Fail Fast or Succeed Slowly?

I know that the “fail fast” mantra of the tech world is not universally accepted, but  I’ve heard it repeated frequently enough to wonder at its wisdom. In the world of Silicon Valley start-ups, a fast failure yields lessons learned, some takeaway that will leave the entrepreneur better positioned to monetize his or her next idea. But here on planet publishing (an alternate and occasionally dystopian reality peopled with fewer angel investors) I think “succeed slowly” makes more sense. Publishing is a long game–a marathon not a sprint–and good books take time. A work in progress can pass through several unsuccessful iterations before it sells, and the learning curve (though painful) is an essential part of the process. Writing is one of the few fields in which the totality of a practitioner’s lived experience counts as on-the-job training. I’ve seen writers whose first (several) attempts at authorhood flopped go on to become “overnight successes.”

Hemingway’s iceberg theory of writing—the notion  that a writer should omit details in order to allow the reader to fully apprehend the whole—could just as easily be applied to the process of becoming a writer.  Most of the time, every visible published work floats atop a submerged mountain of failures, false-starts, and otherwise discarded manuscript pages sturdy enough to down a Titanic.

I’m no Luddite, but I’m skeptical of the fail fast preachers and their proselytes. Of course, the book business has little in common with the tech industry—no snack filled break rooms, no on-site dry cleaning , no  IPOS. As far as I can tell, conversations via emoji are still rare (and I dispute the notion that a picture is worth a thousand words, because really, can a winking smiley moon face ever be  le mot juste?) but here I’d say that’s just as well.

What do you think—can/should writers fail fast?

3 Responses to Fail Fast or Succeed Slowly?

  1. A good question.

    As an Agility Consultant in the computer technology field, I make a lot of money ripping out old, dead, moldy and downright money-sucking project processes from developmental groups and applying updated industry-standard methodologies. Agile developmental methodologies work in my industry very well, otherwise, nobody would make a living “installing” them.

    Can these agile concepts translate to writers? That’s a trick question. At its core, “fail faster” is simply the acknowledgement that mistakes will be made and that the sooner you make them, the better off everyone will be.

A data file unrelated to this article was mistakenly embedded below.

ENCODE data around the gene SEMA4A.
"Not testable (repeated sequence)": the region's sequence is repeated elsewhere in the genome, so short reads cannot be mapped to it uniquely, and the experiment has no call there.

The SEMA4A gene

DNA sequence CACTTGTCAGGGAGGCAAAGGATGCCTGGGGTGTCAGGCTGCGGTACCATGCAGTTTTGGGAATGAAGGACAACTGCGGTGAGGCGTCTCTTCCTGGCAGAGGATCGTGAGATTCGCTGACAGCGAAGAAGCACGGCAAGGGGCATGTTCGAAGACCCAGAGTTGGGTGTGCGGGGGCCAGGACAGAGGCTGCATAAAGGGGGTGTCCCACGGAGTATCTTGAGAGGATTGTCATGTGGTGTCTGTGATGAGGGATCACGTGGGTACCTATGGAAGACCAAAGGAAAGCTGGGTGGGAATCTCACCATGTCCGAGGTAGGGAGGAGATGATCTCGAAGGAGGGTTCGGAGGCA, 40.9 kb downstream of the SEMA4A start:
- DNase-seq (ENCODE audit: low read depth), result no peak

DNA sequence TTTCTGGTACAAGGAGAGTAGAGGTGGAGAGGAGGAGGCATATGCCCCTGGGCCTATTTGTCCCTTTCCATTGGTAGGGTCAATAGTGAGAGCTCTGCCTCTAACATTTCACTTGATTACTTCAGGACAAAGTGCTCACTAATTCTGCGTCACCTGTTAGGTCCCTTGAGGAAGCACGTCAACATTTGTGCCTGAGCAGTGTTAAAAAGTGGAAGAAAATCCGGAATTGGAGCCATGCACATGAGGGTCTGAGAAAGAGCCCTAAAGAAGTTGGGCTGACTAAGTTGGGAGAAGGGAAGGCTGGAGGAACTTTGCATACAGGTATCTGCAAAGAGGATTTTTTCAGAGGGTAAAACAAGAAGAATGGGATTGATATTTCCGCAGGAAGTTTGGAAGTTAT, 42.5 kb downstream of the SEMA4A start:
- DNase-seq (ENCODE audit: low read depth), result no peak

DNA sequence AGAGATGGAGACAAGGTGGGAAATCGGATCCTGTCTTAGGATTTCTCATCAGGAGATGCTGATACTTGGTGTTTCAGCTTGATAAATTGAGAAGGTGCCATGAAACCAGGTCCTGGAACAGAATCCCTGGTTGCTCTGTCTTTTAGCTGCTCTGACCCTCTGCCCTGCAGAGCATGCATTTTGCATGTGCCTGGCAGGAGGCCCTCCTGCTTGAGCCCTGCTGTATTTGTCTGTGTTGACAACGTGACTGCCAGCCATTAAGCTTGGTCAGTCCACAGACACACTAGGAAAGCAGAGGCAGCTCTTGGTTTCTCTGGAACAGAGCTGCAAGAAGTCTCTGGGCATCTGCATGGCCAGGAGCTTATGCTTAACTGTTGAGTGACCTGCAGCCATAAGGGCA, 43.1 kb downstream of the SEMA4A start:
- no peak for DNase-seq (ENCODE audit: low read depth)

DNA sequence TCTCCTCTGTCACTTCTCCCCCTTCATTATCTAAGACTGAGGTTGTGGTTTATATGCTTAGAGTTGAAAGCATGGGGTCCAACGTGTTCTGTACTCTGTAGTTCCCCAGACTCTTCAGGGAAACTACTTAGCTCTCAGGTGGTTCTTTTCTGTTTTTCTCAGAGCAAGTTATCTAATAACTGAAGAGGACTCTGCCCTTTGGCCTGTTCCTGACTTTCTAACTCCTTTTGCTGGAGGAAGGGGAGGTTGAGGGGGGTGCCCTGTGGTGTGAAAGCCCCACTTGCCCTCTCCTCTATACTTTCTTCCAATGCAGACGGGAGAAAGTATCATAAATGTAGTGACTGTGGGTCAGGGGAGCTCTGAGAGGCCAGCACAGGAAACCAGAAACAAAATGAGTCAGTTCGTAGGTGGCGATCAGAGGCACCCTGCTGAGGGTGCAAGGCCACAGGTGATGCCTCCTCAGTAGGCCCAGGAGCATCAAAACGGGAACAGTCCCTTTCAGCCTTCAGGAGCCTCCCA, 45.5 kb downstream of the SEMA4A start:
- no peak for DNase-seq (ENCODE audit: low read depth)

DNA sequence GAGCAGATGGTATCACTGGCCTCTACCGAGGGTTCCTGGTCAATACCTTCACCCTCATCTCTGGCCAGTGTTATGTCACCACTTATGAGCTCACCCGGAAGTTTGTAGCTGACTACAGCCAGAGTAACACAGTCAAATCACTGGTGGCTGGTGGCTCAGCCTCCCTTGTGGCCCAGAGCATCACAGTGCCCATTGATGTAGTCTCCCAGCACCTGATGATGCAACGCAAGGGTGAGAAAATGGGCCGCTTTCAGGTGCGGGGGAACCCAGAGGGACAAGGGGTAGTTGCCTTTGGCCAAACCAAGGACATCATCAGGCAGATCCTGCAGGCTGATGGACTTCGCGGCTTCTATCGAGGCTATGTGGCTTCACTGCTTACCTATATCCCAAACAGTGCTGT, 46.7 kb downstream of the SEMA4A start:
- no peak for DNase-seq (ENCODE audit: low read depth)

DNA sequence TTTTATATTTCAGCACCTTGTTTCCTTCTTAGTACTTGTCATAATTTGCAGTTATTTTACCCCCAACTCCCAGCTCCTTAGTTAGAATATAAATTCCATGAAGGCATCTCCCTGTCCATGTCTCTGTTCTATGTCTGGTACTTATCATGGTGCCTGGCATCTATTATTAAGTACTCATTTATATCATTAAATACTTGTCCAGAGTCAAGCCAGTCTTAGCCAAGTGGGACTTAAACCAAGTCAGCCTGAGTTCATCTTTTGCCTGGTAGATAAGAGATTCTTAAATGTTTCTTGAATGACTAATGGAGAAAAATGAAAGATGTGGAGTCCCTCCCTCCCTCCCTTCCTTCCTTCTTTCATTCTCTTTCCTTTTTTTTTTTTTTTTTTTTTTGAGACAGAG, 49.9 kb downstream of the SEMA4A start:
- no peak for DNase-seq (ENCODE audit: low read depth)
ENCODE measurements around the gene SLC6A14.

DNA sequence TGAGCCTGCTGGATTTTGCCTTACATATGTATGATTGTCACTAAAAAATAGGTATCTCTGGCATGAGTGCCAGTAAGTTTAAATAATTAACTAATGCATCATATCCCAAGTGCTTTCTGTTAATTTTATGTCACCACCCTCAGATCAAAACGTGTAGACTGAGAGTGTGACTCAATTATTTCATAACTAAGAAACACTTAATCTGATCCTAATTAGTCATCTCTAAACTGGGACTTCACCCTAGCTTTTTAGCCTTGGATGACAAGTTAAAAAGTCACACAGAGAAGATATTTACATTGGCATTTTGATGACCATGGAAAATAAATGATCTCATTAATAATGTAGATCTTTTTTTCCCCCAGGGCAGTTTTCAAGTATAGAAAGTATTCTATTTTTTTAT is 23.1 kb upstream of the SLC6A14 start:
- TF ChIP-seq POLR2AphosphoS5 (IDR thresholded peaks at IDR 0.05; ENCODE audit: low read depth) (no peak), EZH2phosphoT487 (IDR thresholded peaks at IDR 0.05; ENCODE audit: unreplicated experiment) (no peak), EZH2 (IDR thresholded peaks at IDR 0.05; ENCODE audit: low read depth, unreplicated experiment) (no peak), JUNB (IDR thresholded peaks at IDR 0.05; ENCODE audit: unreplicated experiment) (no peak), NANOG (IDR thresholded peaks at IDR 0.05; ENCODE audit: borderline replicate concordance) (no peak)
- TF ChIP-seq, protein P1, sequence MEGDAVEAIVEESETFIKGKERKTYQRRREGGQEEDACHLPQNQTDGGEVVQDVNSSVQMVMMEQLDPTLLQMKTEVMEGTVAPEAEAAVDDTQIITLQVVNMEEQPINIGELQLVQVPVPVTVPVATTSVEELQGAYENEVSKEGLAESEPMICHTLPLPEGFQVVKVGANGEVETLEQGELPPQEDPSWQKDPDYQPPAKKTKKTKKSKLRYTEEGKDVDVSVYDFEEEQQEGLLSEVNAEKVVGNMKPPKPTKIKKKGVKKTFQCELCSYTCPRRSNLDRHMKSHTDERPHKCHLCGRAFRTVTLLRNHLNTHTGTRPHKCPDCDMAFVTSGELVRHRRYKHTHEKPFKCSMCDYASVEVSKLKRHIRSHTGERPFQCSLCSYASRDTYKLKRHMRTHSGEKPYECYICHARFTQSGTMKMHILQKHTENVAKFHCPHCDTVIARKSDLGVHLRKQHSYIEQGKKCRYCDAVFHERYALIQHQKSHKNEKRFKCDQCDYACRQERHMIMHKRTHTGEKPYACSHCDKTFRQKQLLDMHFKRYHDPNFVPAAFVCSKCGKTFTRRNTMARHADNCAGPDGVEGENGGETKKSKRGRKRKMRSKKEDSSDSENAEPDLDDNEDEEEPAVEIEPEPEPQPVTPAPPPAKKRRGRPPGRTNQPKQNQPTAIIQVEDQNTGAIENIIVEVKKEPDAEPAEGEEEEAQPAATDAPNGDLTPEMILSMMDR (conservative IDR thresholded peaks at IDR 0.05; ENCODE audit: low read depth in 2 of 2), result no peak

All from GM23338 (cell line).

But, and this is a mega-big-but, (heh, heh) agility processes are not failure based. Agility development is an advancement in fields that rely on creativity. Creative processes are organic and come from people. Creative people, by and large, need flexibility to produce creative output. That is the core of being Agile.

    Failing faster is just a side benefit.

    Your musing on fail faster talks about industry but then you ask your question about writers and that is the trick question. Writers on the traditional publishing track are already subscribing to a process. Fail faster has no process attribute other than the query pass/fail process. Once “in”, they don’t have a choice.

    Independent authors, on the other hand, are an Army of One even when they act as hiring agents for editing, cover art, etc. They are already agile. While I’ve advised writers on failing faster, what I’ve tried to instill in them is the concept of learning by getting product in front of readers.

    Could the publishing industry apply agile methodologies and produce better books for more readers faster? Absolutely, but agility has to start at the very top. To become agile you have to change the processes, programs and people. The top of the food chain must be the first convert, because the people who won’t change have to be let go.

  2. D.C. DaCosta says:

    Fail fast or succeed slowly = sell junk now, or write valuable literature a little bit later on

  3. Lynn says:

    I think you answered your own question. It’s impossible for a writer to fail fast because it takes a long time to write a novel, so there’s nothing fast about it. Then there’s the slow process you mentioned for a manuscript to reach publication.

    Unless I misunderstood your question and you’re asking whether a writer should give up quickly, well each person has to decide that for himself. Still, I would venture to say, the time a writer has invested in his/her story, s/he isn’t going to give up that easily.

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